WCRA: slipping while showering a patient & later embolus

Wallace v RSL Care Limited [2017] QDC 161

Reid DCJ

The plaintiff was employed by the defendant as a residential care worker. In March 2008, during the course of her duties as a residential care worker, the plaintiff claimed that she was crouched while showering the patient’s legs who was seated in a wheeled shower chair. As the plaintiff attempted to stand up from the crouching position, her left foot slipped due to the wet floor causing an injury to her left ankle.

The plaintiff’s symptoms worsened in February 2010 and in March 2010, the plaintiff’s lower left leg was placed in a back slab. Subsequently, the plaintiff developed a deep venous thrombosis and pulmonary embolus in April 2010. The plaintiff suffered a second embolus in 2011. In December 2014, the plaintiff complained of pain in her hip and lower back which she claimed was a result of the symptoms of the embolus and her altered gait.

The plaintiff claimed that she suffered from ongoing symptoms which preclude her from heavy employment and enjoying her life to the fullest extent.

The defendant denied liability and submitted, inter alia, that the plaintiff’s injury in 2008 was not related to her hospital treatment in March 2010 and that the embolus was not caused by the hospital treatment in 2010 but rather due to the plaintiff’s alleged obesity.

The March 2008 incident 43

Determining whether the plaintiff’s slip in March 2008 was due to the defendant’s negligence, Reid DCJ found engineering reports to be of greatest assistance:

[30] Mr McDougall concludes that the measured ensuite surface slip resistance at the retirement village where the plaintiff was working was well below the suggested minimum requirements for wet areas according to the 2004 standard. It was also well below the requirements of Australian Standard 3661.1-1993, the previous relevant Australian Standard, which predated the construction of the units in about 2002.

[35] The evidence of Mr McDougall about the measured slip resistance of the floor is far preferable to subjective evidence of whether a particular witness felt the floor surface was, or was not, slippery. I conclude from his evidence that the floor surface represented an unacceptable risk of slipping to persons performing the tasks the plaintiff was required to perform, namely squatting to shower a patient in a wheelchair.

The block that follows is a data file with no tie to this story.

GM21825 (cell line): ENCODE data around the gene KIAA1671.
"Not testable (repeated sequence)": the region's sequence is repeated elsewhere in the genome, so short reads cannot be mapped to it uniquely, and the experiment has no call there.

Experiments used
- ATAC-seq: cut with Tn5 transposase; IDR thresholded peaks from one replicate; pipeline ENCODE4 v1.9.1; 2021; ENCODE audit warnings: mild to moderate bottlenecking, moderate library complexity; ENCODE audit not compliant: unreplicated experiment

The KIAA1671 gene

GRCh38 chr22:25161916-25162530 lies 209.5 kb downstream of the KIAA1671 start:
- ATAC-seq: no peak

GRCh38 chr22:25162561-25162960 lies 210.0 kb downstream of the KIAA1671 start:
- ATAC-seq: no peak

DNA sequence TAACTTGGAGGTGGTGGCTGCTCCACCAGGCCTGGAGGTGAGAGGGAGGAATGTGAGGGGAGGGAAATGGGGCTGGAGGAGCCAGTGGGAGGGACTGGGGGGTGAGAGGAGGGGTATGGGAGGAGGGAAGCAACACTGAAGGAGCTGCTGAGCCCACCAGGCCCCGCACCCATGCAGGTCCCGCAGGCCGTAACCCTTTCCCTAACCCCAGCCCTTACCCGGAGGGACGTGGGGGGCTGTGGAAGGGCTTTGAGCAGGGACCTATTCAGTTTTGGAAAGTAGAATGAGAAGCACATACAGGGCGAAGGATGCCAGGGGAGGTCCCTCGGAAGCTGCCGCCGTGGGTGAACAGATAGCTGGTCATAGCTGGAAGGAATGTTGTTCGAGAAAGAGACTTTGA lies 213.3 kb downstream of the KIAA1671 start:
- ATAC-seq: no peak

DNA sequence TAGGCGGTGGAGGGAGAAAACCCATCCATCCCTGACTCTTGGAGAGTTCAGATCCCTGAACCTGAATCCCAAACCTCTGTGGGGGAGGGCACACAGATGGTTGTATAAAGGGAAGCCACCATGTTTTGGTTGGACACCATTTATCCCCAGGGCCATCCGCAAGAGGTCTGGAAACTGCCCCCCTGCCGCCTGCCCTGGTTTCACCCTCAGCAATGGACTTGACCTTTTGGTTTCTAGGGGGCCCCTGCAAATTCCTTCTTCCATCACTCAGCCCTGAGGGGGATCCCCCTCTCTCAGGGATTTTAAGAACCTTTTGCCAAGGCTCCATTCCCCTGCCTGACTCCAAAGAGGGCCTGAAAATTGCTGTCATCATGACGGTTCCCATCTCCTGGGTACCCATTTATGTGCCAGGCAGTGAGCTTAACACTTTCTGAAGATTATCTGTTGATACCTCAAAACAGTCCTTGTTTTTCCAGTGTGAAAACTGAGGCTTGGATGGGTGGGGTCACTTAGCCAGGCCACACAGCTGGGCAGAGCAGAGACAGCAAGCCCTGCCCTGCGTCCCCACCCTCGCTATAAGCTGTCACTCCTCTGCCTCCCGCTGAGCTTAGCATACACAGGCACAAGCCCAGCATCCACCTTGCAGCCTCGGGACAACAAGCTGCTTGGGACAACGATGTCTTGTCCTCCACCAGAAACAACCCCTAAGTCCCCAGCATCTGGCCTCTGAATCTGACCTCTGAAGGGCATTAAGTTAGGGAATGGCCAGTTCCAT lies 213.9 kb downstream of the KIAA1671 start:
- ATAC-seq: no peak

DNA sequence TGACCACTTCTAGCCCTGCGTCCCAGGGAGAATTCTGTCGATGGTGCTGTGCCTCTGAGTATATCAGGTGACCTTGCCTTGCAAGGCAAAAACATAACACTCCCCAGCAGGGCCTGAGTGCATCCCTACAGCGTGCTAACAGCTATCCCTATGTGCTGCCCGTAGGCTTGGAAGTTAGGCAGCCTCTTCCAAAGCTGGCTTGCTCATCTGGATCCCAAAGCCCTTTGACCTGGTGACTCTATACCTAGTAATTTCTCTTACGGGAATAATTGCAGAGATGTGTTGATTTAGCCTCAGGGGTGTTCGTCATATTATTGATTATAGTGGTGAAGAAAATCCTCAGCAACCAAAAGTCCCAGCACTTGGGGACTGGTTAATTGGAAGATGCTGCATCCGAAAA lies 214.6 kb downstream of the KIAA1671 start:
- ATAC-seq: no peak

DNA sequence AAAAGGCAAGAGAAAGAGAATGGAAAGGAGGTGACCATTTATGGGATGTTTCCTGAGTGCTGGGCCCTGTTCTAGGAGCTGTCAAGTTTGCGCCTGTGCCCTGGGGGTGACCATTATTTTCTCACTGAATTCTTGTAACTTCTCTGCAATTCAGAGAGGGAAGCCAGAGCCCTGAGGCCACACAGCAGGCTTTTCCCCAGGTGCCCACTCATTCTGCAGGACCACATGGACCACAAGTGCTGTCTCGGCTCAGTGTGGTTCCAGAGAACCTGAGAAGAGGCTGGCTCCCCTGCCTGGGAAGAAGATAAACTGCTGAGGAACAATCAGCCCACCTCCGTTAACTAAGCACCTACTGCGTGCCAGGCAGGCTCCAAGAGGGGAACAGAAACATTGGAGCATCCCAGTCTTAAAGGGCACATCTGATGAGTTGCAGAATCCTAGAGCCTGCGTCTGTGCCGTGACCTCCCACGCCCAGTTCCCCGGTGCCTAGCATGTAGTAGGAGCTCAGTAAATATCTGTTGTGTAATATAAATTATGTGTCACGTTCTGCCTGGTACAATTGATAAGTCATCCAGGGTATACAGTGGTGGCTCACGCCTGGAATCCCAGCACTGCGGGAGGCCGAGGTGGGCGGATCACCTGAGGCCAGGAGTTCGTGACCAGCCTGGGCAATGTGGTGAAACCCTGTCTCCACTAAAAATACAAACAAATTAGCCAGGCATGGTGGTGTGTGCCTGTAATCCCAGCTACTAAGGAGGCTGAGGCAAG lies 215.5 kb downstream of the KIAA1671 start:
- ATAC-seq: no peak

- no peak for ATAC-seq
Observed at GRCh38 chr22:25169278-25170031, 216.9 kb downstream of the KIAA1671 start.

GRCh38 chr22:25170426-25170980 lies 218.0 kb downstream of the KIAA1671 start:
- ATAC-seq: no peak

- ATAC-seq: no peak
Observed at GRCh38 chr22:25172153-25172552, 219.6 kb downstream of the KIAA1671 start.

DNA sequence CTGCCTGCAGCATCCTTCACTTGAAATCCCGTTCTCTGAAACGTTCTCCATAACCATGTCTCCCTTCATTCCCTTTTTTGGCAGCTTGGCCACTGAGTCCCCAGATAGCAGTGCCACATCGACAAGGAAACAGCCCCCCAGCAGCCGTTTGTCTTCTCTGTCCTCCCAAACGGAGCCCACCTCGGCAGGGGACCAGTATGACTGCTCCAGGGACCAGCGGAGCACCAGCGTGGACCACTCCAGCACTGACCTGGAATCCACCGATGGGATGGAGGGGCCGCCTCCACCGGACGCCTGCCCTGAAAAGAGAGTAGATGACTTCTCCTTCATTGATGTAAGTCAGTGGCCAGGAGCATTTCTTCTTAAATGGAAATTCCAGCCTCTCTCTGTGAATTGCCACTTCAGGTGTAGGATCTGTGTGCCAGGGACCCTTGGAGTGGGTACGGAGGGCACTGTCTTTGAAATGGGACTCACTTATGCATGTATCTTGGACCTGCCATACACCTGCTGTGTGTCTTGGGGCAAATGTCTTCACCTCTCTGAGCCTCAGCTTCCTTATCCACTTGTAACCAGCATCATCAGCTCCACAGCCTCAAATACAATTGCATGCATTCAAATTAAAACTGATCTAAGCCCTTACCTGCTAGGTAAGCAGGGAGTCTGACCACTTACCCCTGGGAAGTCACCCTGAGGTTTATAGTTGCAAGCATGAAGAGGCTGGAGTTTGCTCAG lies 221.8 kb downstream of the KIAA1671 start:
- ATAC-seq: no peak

[42] … the surface where the plaintiff was required to work was inadequate and, as a result she slipped injuring her ankle as she described on 27 March 2008. That inadequacy was a clear breach of the employer’s obligation to take reasonable steps for the supply of its employees. In my view, the plaintiff has clearly identified that the defendant ought to have had in place a system of appropriately installing or maintaining the flooring of the ensuites. Furthermore, in my view it ought have periodically tested the surface – and by testing I mean conducting a test such as Mr McDougall and Mr Stephensen both did, and not having a law person run his hand over the surface to check the texture. I do not think it necessary testing be done in each unit, in the absence of specific complaints but periodic testing of a sample ensuite ought to have been undertaken. Any suck testing would have revealed the inadequacy of the flooring both of the engineers identified.

Finding that the defendant was negligent, his Honour went on to consider the claim of ongoing symptoms by the plaintiff between March 2008 and March 2010. In this regard, Reid DCJ said:

[57] I have some misgivings about the plaintiff’s evidence. Ultimately however, I accept that she had ongoing difficulties with her ankle and that the fall she suffered in 2008, during the course of her employment with the defendant, was the cause of her seeking medical attention in March 2010. Whilst I do not accept the explanation she gave of only being able to see her doctor for one thing at a time, that does not cause me to reject her evidence of ongoing symptoms. I think the false explanation was probably related to nervousness when giving evidence rather than the conscious determination to be untruthful.

Effect of immobilisation in plaster

As to whether the placement of the plaintiff’s lower leg in a back slab was the cause of the embolus, Reid DCJ considered the medical evidence concluding that the embolus was a result of immobilisation:

[97] After her lower leg was immobilised in a plaster backslab, either by her GP or at the local hospital, she developed a deep vein thrombosis and subsequent embolus. This was directly related to that treatment, and so to the original incident in March 2008. This caused her great distress and significant pain. Dr Peerehoom’s interventions were very effective. She remained on Warfarin for about 12 months. After ceasing Warfarin she developed a second embolus. She will now require anticoagulant medication permanently.


His Honour assessed damages for the plaintiff in the sum of $480,784.00. General damages were assessed at common law. While his Honour had some reservations as to the symptomology of the plaintiff, it was not a matter which affected the critical period of March 2010 until mid 2015 when the plaintiff was at her worst. During this period his Honour allowed 70% of her past loss of income. However, following and by reference to the plaintiff’s ability to undertake nursing studies, loss of earning capacity for the future was only allowed at $100/week on the 5% tables over 27 years, without further discount.